All entries for April 2005

April 23, 2005

Addictive Personality

Not sure why I thought this was so funny, but I did, and I thought some people out there might too. It’s an excerpt from an interview with Bill Nighy (the ageing rocker from ‘Love Actually’) in today’s Times. I’m not just laughing at his misfortune, but I can definitely identify with this, and it just made me smile:

“I used to drink and it was terrible. Now I don’t drink and it is fabulous.” He’s been sober for 12 years, but rather than having beaten addiction, it seems merely to have cascaded down to ever weaker substances. He was once a magnificent smoker: “I would rather have smoked than breathed. You couldn’t smoke more than I smoked.” And he is possible the only person to have quit because of vampirism. Filming ‘Underworld’, in which he plays Viktor, king of the immortals, he had to do a fight scene – “and I am not famous for fighting or indeed any kind of physical work” – and he must have thrown his shoulder out, but what he felt was a shooting pain in his chest. He hasn’t smoked since, but transferred his passion to coffee, downed tanks of the stuff. He quit coffee on January 23 this year: “But, by God, have I drunk some tea…”

I’m fascinated by the (by no means universal) trait in human behaviour to find comfort in addiction – is it just repetition of a simple ritual, or is there something more to it than that?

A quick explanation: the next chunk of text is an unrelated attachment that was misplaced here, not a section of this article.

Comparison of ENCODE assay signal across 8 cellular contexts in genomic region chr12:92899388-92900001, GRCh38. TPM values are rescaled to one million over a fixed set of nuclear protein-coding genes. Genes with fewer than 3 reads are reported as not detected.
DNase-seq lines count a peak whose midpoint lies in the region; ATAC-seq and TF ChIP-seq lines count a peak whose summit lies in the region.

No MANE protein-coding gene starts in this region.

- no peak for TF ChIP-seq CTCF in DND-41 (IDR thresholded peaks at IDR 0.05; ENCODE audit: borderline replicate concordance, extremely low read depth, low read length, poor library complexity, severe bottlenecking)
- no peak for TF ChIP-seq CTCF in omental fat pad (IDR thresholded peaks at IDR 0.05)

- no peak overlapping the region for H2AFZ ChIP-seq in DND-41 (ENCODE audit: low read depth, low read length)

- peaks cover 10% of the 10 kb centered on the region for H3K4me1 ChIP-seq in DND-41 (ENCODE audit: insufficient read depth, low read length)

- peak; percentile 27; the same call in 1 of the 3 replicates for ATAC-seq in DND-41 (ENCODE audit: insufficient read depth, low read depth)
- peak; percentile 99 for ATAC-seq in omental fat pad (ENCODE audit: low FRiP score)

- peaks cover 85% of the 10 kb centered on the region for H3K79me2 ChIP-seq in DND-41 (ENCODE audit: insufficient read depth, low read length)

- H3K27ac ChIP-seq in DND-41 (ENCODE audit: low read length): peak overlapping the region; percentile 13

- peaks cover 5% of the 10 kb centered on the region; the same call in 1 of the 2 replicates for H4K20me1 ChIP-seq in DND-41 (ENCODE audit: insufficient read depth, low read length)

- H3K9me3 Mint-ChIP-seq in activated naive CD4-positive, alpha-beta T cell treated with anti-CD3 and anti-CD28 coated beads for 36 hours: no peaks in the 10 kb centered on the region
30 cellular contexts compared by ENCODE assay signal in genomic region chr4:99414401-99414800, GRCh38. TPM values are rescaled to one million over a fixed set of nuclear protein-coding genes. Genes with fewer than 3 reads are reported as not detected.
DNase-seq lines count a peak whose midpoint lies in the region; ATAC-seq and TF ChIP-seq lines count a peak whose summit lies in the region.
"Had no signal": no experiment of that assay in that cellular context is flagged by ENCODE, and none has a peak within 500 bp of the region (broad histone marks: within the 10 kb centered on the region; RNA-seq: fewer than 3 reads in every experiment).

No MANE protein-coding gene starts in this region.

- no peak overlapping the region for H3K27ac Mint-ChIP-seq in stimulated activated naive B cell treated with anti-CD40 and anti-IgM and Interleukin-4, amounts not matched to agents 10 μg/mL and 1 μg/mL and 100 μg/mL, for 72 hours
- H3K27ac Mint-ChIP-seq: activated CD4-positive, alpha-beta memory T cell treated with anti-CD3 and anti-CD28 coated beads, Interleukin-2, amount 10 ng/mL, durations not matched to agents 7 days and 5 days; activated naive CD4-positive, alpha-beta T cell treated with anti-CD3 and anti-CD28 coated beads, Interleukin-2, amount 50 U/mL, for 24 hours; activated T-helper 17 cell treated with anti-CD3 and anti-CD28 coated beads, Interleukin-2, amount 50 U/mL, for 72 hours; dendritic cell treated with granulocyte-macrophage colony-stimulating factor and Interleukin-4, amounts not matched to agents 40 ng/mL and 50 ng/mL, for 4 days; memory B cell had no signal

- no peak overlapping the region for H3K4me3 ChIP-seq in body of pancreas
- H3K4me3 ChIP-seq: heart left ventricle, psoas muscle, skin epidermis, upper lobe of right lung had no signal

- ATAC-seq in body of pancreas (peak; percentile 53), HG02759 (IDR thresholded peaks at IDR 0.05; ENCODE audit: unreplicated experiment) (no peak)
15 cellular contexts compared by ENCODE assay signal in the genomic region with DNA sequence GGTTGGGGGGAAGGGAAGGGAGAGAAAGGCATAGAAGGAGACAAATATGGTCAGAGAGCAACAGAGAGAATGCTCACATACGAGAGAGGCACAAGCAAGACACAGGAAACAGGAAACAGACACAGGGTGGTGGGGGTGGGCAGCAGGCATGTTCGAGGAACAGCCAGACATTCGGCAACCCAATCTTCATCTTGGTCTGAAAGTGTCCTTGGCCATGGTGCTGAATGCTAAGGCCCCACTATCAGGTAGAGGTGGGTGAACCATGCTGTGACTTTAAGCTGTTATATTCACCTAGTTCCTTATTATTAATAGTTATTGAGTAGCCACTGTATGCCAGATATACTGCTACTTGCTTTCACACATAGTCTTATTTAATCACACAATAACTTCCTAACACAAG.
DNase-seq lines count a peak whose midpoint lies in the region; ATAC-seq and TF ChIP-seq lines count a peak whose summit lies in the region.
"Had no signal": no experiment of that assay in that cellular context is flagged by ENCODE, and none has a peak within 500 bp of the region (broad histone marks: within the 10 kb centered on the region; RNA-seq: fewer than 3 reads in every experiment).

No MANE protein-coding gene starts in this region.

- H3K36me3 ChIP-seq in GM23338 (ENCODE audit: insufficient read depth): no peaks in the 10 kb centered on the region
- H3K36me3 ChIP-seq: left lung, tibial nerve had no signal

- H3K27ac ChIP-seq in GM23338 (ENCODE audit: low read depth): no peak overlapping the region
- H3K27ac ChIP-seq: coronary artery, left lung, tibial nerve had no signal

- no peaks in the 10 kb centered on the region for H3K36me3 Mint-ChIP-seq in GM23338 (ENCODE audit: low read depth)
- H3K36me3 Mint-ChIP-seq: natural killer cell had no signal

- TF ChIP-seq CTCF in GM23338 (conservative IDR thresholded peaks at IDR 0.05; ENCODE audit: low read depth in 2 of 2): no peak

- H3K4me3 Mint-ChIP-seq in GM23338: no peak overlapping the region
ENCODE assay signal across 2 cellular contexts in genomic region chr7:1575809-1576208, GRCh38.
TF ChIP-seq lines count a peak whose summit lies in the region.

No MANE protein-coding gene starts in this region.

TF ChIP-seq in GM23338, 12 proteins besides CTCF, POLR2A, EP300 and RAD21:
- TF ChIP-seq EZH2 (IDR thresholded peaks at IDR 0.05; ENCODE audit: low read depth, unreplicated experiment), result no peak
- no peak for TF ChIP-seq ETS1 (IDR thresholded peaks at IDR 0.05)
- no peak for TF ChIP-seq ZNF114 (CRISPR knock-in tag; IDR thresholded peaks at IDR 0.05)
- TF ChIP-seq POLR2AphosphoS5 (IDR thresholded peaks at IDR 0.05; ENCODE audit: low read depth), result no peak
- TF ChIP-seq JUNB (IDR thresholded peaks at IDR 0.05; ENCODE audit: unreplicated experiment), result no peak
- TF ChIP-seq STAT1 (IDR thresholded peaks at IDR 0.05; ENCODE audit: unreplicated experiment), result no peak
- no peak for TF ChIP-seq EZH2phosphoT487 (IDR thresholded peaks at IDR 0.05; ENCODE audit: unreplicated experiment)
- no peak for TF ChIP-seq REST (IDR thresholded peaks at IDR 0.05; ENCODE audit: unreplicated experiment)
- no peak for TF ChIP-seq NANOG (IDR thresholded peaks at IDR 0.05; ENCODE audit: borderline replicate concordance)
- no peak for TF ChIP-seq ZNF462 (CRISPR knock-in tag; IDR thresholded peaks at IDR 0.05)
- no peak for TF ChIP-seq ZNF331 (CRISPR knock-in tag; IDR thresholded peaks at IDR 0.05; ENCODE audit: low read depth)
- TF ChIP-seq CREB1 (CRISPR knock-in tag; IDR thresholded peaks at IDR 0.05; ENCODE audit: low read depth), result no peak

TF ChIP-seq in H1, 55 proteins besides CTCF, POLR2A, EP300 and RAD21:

April 16, 2005

Melinda and Melinda

Having avoided blog-ging (for no particular reason) for two terms, I thought I'd take a break from revising Hegel and start now!

I wanted to post something about Melinda and Melinda, the new film written and directed by Woody Allen. I hadn't seen any of Woody Allen's films before, but I went to see this one last week, having read a great review.

This is a fantastic film, the best I've seen all year.

The premise (and don't worry: this isn't going to reveal anything or spoil the film for anybody) is a group of four friends in New York, having dinner and arguing about whether the essence of life is comic or tragic. Two of the friends are playwrights. One writes comedies and the other writes tragedies, and they each have a different view on this subject. Another person at the table tells a story and challenges the two playwrights to tell him whether this story is comic or tragic. The rest of the film unfolds in a Sliding Doors-esque kind of way, where two separate stories are told, both involving the character Melinda. One is comic; one is tragic.

I was hoping that Warwick Student Cinema would show this film during term 3, so that more students would get to see it.

It really is a fantastic film. Very philosophical (which appeals to me!), very cleverly scripted and featuring some terrific performances. I laughed and sympathised, and I had that strange feeling of emotional ambivalence about what I'd just seen when I left the cinema. I think the last film that made me feel like that was Lost In Translation (another terrific film – see it, if you haven't already!)

Has anyone else seen this? I'd like to hear what you think.


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